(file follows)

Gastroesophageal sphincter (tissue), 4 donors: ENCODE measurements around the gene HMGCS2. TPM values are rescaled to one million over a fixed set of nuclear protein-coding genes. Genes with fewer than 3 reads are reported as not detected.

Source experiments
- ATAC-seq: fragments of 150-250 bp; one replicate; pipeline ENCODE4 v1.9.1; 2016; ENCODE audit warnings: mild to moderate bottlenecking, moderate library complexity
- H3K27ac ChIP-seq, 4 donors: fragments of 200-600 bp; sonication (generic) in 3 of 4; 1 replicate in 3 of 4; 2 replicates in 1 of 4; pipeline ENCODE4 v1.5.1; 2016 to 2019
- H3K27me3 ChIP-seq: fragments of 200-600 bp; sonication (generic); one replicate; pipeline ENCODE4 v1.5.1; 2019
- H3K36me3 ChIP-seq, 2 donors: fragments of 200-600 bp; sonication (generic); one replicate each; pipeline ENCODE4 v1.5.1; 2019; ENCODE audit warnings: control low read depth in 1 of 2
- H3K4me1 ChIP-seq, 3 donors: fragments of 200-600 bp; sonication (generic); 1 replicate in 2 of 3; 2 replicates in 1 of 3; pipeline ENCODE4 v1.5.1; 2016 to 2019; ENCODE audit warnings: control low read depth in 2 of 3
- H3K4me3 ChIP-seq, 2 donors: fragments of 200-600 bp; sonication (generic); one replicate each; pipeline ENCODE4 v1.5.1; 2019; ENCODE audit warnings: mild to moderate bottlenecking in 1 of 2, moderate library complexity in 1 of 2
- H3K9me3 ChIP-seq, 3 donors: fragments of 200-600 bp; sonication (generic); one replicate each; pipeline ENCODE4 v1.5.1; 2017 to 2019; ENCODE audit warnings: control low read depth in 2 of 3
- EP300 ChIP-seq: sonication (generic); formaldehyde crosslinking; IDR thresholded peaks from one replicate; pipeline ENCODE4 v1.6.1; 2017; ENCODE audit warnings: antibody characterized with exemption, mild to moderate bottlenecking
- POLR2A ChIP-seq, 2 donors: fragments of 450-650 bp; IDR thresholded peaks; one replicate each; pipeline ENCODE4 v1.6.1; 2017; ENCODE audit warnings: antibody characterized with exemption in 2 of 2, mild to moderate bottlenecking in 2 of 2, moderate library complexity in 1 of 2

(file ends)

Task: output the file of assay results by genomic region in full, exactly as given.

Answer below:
Gastroesophageal sphincter (tissue), 4 donors: ENCODE measurements around the gene HMGCS2. TPM values are rescaled to one million over a fixed set of nuclear protein-coding genes. Genes with fewer than 3 reads are reported as not detected.

Source experiments
- ATAC-seq: fragments of 150-250 bp; one replicate; pipeline ENCODE4 v1.9.1; 2016; ENCODE audit warnings: mild to moderate bottlenecking, moderate library complexity
- H3K27ac ChIP-seq, 4 donors: fragments of 200-600 bp; sonication (generic) in 3 of 4; 1 replicate in 3 of 4; 2 replicates in 1 of 4; pipeline ENCODE4 v1.5.1; 2016 to 2019
- H3K27me3 ChIP-seq: fragments of 200-600 bp; sonication (generic); one replicate; pipeline ENCODE4 v1.5.1; 2019
- H3K36me3 ChIP-seq, 2 donors: fragments of 200-600 bp; sonication (generic); one replicate each; pipeline ENCODE4 v1.5.1; 2019; ENCODE audit warnings: control low read depth in 1 of 2
- H3K4me1 ChIP-seq, 3 donors: fragments of 200-600 bp; sonication (generic); 1 replicate in 2 of 3; 2 replicates in 1 of 3; pipeline ENCODE4 v1.5.1; 2016 to 2019; ENCODE audit warnings: control low read depth in 2 of 3
- H3K4me3 ChIP-seq, 2 donors: fragments of 200-600 bp; sonication (generic); one replicate each; pipeline ENCODE4 v1.5.1; 2019; ENCODE audit warnings: mild to moderate bottlenecking in 1 of 2, moderate library complexity in 1 of 2
- H3K9me3 ChIP-seq, 3 donors: fragments of 200-600 bp; sonication (generic); one replicate each; pipeline ENCODE4 v1.5.1; 2017 to 2019; ENCODE audit warnings: control low read depth in 2 of 3
- EP300 ChIP-seq: sonication (generic); formaldehyde crosslinking; IDR thresholded peaks from one replicate; pipeline ENCODE4 v1.6.1; 2017; ENCODE audit warnings: antibody characterized with exemption, mild to moderate bottlenecking
- POLR2A ChIP-seq, 2 donors: fragments of 450-650 bp; IDR thresholded peaks; one replicate each; pipeline ENCODE4 v1.6.1; 2017; ENCODE audit warnings: antibody characterized with exemption in 2 of 2, mild to moderate bottlenecking in 2 of 2, moderate library complexity in 1 of 2